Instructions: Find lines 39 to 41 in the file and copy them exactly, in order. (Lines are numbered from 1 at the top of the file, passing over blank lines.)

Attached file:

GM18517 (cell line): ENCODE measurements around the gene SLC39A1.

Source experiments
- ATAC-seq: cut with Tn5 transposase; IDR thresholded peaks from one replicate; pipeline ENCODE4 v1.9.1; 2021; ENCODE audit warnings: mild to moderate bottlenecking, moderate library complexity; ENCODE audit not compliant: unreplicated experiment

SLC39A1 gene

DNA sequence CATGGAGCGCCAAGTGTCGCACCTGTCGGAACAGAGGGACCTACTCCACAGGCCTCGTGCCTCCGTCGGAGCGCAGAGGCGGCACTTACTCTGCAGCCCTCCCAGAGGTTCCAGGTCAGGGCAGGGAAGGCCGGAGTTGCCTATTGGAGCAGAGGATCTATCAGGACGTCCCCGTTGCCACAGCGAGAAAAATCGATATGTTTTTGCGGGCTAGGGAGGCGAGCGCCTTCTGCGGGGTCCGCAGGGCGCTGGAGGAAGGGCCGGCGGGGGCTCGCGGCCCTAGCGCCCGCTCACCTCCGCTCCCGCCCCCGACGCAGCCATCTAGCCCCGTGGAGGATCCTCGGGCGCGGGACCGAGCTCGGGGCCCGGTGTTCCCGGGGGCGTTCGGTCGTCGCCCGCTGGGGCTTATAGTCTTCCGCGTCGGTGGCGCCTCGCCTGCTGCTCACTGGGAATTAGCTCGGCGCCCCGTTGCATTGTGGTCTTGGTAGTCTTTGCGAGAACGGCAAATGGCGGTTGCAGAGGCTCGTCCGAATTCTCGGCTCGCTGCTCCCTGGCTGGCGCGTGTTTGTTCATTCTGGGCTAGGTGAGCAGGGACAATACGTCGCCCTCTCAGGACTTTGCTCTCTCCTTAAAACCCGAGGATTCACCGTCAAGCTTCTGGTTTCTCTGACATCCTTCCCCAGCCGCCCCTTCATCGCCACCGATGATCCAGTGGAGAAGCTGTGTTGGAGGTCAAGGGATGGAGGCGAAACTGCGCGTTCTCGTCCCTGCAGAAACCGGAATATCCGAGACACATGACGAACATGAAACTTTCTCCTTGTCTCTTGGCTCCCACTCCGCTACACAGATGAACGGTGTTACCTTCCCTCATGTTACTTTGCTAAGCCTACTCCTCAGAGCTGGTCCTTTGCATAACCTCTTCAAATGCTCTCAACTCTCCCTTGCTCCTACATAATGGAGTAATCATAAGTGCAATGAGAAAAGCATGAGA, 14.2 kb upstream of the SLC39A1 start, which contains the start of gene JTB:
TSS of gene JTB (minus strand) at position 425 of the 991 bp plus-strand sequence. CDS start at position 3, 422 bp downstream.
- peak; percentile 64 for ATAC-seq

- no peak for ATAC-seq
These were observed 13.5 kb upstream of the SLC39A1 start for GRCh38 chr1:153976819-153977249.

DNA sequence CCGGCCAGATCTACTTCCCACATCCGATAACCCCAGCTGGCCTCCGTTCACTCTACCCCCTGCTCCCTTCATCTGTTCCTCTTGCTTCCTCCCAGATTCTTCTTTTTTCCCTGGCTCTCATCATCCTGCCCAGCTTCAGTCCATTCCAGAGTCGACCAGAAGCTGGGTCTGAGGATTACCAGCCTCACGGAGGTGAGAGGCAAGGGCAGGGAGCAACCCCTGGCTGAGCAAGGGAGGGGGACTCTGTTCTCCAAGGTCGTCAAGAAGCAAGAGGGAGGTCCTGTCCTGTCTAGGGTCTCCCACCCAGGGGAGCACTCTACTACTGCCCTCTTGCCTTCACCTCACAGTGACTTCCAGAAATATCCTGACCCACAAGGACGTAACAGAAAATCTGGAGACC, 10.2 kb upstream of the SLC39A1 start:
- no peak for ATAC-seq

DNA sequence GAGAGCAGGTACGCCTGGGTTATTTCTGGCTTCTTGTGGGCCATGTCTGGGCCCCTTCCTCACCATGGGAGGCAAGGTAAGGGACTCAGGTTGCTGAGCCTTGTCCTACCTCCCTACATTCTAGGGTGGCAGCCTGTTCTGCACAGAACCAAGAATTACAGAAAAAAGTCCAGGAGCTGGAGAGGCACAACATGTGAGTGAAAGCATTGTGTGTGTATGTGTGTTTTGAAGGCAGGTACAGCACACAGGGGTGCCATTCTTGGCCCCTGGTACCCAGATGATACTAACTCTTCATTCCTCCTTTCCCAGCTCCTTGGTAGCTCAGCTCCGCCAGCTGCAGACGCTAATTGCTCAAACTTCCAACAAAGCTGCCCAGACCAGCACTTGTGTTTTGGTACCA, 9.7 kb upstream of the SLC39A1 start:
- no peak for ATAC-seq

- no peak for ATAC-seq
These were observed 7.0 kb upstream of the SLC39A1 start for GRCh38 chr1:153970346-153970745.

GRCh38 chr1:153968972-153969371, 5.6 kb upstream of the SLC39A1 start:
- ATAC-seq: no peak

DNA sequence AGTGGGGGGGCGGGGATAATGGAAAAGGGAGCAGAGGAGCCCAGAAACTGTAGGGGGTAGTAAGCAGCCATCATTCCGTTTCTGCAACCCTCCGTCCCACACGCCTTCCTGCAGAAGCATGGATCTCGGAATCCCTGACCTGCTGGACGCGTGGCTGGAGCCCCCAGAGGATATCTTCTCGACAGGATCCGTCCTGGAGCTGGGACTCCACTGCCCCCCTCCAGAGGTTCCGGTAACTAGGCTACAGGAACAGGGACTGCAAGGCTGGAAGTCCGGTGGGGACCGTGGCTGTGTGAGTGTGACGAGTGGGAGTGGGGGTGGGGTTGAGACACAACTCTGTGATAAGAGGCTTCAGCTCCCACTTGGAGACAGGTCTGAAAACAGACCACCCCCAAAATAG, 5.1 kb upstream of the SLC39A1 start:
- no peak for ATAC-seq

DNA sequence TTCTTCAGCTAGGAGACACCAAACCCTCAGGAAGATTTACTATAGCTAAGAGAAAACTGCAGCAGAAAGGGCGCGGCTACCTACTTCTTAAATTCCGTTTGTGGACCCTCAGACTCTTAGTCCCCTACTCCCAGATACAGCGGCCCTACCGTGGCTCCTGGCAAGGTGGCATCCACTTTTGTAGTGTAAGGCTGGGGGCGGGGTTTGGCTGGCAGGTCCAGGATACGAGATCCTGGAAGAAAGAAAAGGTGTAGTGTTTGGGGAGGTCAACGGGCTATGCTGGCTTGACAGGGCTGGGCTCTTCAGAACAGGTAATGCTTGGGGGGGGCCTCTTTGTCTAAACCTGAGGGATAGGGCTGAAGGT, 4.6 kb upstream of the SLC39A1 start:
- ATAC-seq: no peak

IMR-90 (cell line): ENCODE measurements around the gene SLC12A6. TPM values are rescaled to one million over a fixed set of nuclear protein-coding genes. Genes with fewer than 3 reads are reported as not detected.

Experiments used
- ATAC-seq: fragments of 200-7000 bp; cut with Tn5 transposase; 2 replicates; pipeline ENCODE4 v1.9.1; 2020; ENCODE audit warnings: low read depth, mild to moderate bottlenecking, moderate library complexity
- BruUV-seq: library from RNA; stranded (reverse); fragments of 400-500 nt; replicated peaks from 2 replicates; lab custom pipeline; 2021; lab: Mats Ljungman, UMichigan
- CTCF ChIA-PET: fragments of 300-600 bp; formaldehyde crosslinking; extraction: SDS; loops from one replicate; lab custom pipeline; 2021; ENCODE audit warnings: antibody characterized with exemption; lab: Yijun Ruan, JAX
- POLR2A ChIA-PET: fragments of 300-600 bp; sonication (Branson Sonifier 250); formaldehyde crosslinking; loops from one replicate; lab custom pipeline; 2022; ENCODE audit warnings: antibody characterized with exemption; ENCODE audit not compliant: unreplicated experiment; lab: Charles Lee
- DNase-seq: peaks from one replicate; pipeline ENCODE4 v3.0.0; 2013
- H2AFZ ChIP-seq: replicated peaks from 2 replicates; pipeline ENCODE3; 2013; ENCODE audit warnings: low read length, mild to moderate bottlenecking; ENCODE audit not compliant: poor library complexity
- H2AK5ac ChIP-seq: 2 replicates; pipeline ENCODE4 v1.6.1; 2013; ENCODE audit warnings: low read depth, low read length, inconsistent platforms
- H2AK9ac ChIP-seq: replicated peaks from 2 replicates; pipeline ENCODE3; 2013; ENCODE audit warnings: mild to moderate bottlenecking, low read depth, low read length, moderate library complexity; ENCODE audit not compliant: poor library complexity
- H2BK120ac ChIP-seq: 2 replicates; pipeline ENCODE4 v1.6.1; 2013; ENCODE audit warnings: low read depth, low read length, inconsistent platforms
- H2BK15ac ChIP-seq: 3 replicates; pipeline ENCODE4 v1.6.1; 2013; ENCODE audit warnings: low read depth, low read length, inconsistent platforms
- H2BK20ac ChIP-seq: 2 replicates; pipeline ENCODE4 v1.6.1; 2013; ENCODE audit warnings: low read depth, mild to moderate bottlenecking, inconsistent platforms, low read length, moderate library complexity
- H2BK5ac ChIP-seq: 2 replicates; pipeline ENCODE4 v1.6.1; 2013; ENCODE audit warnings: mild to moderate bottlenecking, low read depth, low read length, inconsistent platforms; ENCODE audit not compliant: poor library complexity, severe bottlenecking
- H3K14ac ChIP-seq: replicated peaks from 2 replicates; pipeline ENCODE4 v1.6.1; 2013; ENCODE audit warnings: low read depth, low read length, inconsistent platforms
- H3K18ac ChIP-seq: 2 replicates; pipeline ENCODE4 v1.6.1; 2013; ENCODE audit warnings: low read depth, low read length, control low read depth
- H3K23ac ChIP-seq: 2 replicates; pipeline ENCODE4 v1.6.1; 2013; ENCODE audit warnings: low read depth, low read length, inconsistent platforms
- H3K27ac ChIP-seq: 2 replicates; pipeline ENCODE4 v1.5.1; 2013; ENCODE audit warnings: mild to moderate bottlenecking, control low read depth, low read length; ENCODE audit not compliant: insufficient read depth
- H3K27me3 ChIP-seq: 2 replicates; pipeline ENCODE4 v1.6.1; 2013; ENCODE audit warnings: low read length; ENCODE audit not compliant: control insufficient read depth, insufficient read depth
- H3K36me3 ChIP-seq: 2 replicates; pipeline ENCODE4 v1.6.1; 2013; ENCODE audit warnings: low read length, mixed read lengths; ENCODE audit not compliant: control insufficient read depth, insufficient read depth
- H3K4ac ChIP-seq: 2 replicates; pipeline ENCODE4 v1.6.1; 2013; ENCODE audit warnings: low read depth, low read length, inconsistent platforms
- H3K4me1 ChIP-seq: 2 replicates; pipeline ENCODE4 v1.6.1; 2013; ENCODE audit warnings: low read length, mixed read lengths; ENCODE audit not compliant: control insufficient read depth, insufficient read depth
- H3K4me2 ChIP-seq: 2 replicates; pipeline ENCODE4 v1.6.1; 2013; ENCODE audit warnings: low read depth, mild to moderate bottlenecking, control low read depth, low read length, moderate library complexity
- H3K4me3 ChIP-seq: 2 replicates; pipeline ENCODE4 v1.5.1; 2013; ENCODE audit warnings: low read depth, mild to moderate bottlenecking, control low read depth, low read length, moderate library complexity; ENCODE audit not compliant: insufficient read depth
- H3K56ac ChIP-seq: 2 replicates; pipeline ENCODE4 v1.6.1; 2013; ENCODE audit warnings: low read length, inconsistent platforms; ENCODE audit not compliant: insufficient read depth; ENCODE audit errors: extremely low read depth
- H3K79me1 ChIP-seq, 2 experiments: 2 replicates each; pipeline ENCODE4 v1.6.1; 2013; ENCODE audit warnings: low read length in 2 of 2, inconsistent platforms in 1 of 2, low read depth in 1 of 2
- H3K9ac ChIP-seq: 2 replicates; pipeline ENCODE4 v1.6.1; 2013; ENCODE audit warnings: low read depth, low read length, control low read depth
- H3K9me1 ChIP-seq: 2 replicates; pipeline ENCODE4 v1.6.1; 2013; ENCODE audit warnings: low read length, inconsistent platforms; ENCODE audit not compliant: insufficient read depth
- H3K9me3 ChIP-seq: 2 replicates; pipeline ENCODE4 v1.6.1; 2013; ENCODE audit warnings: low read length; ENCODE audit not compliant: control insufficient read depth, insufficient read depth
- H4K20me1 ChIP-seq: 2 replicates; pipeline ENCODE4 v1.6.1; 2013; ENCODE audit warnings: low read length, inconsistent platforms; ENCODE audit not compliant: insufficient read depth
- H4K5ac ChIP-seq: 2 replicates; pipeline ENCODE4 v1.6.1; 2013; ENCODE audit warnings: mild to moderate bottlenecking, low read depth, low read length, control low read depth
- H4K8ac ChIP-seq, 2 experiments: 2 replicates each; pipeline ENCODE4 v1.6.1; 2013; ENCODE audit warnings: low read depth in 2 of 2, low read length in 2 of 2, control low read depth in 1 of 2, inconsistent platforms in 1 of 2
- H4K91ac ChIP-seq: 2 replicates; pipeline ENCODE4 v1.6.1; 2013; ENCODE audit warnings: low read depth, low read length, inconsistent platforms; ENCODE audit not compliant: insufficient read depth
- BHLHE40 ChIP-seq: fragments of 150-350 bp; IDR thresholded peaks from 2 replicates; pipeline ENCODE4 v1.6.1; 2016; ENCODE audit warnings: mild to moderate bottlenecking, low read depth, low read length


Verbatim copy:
- H3K27ac ChIP-seq: 2 replicates; pipeline ENCODE4 v1.5.1; 2013; ENCODE audit warnings: mild to moderate bottlenecking, control low read depth, low read length; ENCODE audit not compliant: insufficient read depth
- H3K27me3 ChIP-seq: 2 replicates; pipeline ENCODE4 v1.6.1; 2013; ENCODE audit warnings: low read length; ENCODE audit not compliant: control insufficient read depth, insufficient read depth
- H3K36me3 ChIP-seq: 2 replicates; pipeline ENCODE4 v1.6.1; 2013; ENCODE audit warnings: low read length, mixed read lengths; ENCODE audit not compliant: control insufficient read depth, insufficient read depth